SHAPIRO: Let's talk about your promise that Norfolk Southern will pay for this. How specifically can EPA enforce that? How do you keep that promise?

REGAN: When bad actors pollute, as Norfolk Southern has done, when they inflict trauma, we have the authority under our CERCLA law to take the actions that we're taking. And so what we're going to do is we're going to hold the company accountable to provide to us a workplan that lays out every single step for how they will clean up the soil, how they will clean up the water and how they will continue to pay for testing. If they do not do this, we can step in, provide those services to the community, with no break in action, and we can fine this company up to $70,000 a day. By the way, after we complete those tasks, we can go back and go after this company for three times the amount that the government has to come out of pocket for.

SHAPIRO: You know, you referred to Norfolk Southern as a bad actor. You've said this is the mess that they created. Others have described it as an accident. Is it fair to call them a bad actor?

REGAN: Well, you know, what I would say is I won't get out in front of the investigation being led by the Department of Transportation and Pete Buttigieg, but what I will say is they've had a number of opportunities to demonstrate that they are going to be with this community. But at the first opportunity, during a town hall meeting, they decided to not show up. Listen. They have to...

SHAPIRO: They said that was because of safety risks and threats to the well-being of the people who were scheduled to be there. I don't know whether those risks were real, but if people felt that their lives were threatened, you could imagine why they might not show up.

REGAN: Well, you know, there were risks associated and threats associated with our organization as well and others that were in attendance. This was an important event to be at. There was adequate security in the location. And Norfolk Southern should have been there and could have been there, just like state, local, federal, community leaders, those who have been impacted. They made the wrong decision. They have to show up, and they have to make amends with this community. They caused this mess. They have to clean it up. And they have to prove to us and to the community that they're genuine in all of the declarations that they've made. Not showing up to public meetings isn't a great way to start.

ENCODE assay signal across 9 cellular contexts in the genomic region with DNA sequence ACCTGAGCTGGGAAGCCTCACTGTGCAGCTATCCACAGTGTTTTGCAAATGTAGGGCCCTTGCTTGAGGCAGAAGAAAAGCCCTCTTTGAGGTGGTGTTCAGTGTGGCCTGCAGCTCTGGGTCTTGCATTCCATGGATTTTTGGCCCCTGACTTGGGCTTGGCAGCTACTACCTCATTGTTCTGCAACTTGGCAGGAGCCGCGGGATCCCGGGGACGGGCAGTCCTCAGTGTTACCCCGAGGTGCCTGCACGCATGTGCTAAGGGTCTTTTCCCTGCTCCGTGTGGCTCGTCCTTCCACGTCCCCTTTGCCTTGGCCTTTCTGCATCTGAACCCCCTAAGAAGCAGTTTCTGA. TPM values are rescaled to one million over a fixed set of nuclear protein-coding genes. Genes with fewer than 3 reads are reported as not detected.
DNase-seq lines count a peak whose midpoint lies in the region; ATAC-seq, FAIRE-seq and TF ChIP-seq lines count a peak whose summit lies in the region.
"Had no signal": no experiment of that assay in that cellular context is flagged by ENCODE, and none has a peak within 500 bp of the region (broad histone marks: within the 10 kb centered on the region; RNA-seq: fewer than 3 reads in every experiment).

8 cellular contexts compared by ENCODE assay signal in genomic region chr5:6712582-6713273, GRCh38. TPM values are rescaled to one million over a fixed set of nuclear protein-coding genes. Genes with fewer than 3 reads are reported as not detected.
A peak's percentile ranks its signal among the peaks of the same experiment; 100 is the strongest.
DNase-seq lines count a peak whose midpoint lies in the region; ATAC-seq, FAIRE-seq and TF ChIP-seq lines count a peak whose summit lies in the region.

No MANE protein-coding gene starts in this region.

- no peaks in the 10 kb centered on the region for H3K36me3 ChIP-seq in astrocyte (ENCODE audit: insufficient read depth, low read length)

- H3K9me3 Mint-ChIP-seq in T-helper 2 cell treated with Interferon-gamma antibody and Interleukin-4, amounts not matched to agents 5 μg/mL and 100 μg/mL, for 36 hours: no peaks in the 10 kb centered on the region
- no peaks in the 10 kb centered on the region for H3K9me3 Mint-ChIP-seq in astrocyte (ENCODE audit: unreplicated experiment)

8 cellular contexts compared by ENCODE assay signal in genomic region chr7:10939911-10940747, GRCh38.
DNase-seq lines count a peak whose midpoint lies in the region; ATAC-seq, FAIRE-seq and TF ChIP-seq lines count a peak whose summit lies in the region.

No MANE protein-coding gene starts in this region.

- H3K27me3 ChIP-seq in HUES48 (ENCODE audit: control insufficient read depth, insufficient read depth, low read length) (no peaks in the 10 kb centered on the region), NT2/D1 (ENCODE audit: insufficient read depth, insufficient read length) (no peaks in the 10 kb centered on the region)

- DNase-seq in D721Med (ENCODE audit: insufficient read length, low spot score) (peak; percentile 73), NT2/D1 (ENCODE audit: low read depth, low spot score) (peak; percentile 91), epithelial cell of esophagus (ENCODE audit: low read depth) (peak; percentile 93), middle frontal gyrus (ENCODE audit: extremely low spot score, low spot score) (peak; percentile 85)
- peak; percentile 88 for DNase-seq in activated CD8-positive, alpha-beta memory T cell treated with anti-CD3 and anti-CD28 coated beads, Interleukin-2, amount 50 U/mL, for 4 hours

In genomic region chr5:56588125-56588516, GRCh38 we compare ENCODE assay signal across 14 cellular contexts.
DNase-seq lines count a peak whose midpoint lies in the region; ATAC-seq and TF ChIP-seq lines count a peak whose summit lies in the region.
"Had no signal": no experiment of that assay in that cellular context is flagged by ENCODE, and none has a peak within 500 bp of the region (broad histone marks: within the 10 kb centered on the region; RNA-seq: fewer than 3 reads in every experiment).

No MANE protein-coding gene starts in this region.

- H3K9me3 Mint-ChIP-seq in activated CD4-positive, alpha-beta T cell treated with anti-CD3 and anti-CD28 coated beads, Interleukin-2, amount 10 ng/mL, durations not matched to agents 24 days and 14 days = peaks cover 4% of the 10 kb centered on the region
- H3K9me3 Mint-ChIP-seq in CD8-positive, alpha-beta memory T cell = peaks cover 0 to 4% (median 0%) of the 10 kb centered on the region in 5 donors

SHAPIRO: You say that EPA and Norfolk Southern will be there until the job is done. That question of when the job is done is a subjective one. So what does the finish line look like to you?

REGAN: You know, the finish line looks like returning this community back to the state it was before the trauma was inflicted. The finish line is something that not only will EPA and state and local government determine, but the communities who will be involved in that. We will clean up this mess together, holding Norfolk Southern accountable to do the work and to pay for it. But this is a longer-term process. But rest assured, we will be there until the job is finished.

SHAPIRO: Michael Regan is the administrator of the Environmental Protection Agency. Thank you for speaking with us.

REGAN: Thank you for having me, Ari.

(SOUNDBITE OF IMAN OMARI SONG, "MOVE TOO FAST") Transcript provided by NPR, Copyright NPR.

Alejandra Marquez Janse
Alejandra Marquez Janse is a producer for NPR's evening news program All Things Considered. She was part of a team that traveled to Uvalde, Texas, months after the mass shooting at Robb Elementary to cover its impact on the community. She also helped script and produce NPR's first bilingual special coverage of the State of the Union – broadcast in Spanish and English.
Ashley Brown is a senior editor for All Things Considered.
Ari Shapiro has been one of the hosts of All Things Considered, NPR's award-winning afternoon newsmagazine, since 2015. During his first two years on the program, listenership to All Things Considered grew at an unprecedented rate, with more people tuning in during a typical quarter-hour than any other program on the radio.